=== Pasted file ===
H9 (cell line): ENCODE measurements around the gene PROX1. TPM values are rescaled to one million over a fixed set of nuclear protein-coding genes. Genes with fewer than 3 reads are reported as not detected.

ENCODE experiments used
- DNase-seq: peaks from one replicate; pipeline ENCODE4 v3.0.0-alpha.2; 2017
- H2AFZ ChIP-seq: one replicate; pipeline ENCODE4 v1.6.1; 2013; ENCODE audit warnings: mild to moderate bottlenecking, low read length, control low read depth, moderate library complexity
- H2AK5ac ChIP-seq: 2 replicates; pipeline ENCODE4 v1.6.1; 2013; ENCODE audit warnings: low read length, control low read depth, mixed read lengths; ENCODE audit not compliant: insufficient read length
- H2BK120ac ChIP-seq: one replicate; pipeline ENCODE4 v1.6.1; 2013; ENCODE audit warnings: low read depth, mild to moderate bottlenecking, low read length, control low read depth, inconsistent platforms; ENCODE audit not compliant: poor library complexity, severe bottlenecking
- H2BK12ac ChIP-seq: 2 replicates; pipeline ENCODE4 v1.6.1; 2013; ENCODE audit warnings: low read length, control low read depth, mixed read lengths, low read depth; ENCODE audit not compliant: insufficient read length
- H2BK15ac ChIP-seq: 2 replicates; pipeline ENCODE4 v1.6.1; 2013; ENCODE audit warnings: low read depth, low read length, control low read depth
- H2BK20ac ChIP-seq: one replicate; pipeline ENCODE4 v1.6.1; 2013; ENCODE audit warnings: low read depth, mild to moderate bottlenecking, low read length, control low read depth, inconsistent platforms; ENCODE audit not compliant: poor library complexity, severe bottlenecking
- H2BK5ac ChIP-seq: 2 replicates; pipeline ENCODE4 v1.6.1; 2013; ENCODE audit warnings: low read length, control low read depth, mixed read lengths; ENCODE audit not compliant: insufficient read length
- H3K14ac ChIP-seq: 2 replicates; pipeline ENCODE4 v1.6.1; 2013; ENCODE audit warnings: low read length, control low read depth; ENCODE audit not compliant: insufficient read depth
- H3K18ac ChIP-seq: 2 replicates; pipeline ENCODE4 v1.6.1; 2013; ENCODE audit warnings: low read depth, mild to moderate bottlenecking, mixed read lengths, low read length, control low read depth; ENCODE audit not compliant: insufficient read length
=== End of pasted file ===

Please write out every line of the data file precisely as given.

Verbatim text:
H9 (cell line): ENCODE measurements around the gene PROX1. TPM values are rescaled to one million over a fixed set of nuclear protein-coding genes. Genes with fewer than 3 reads are reported as not detected.

ENCODE experiments used
- DNase-seq: peaks from one replicate; pipeline ENCODE4 v3.0.0-alpha.2; 2017
- H2AFZ ChIP-seq: one replicate; pipeline ENCODE4 v1.6.1; 2013; ENCODE audit warnings: mild to moderate bottlenecking, low read length, control low read depth, moderate library complexity
- H2AK5ac ChIP-seq: 2 replicates; pipeline ENCODE4 v1.6.1; 2013; ENCODE audit warnings: low read length, control low read depth, mixed read lengths; ENCODE audit not compliant: insufficient read length
- H2BK120ac ChIP-seq: one replicate; pipeline ENCODE4 v1.6.1; 2013; ENCODE audit warnings: low read depth, mild to moderate bottlenecking, low read length, control low read depth, inconsistent platforms; ENCODE audit not compliant: poor library complexity, severe bottlenecking
- H2BK12ac ChIP-seq: 2 replicates; pipeline ENCODE4 v1.6.1; 2013; ENCODE audit warnings: low read length, control low read depth, mixed read lengths, low read depth; ENCODE audit not compliant: insufficient read length
- H2BK15ac ChIP-seq: 2 replicates; pipeline ENCODE4 v1.6.1; 2013; ENCODE audit warnings: low read depth, low read length, control low read depth
- H2BK20ac ChIP-seq: one replicate; pipeline ENCODE4 v1.6.1; 2013; ENCODE audit warnings: low read depth, mild to moderate bottlenecking, low read length, control low read depth, inconsistent platforms; ENCODE audit not compliant: poor library complexity, severe bottlenecking
- H2BK5ac ChIP-seq: 2 replicates; pipeline ENCODE4 v1.6.1; 2013; ENCODE audit warnings: low read length, control low read depth, mixed read lengths; ENCODE audit not compliant: insufficient read length
- H3K14ac ChIP-seq: 2 replicates; pipeline ENCODE4 v1.6.1; 2013; ENCODE audit warnings: low read length, control low read depth; ENCODE audit not compliant: insufficient read depth
- H3K18ac ChIP-seq: 2 replicates; pipeline ENCODE4 v1.6.1; 2013; ENCODE audit warnings: low read depth, mild to moderate bottlenecking, mixed read lengths, low read length, control low read depth; ENCODE audit not compliant: insufficient read length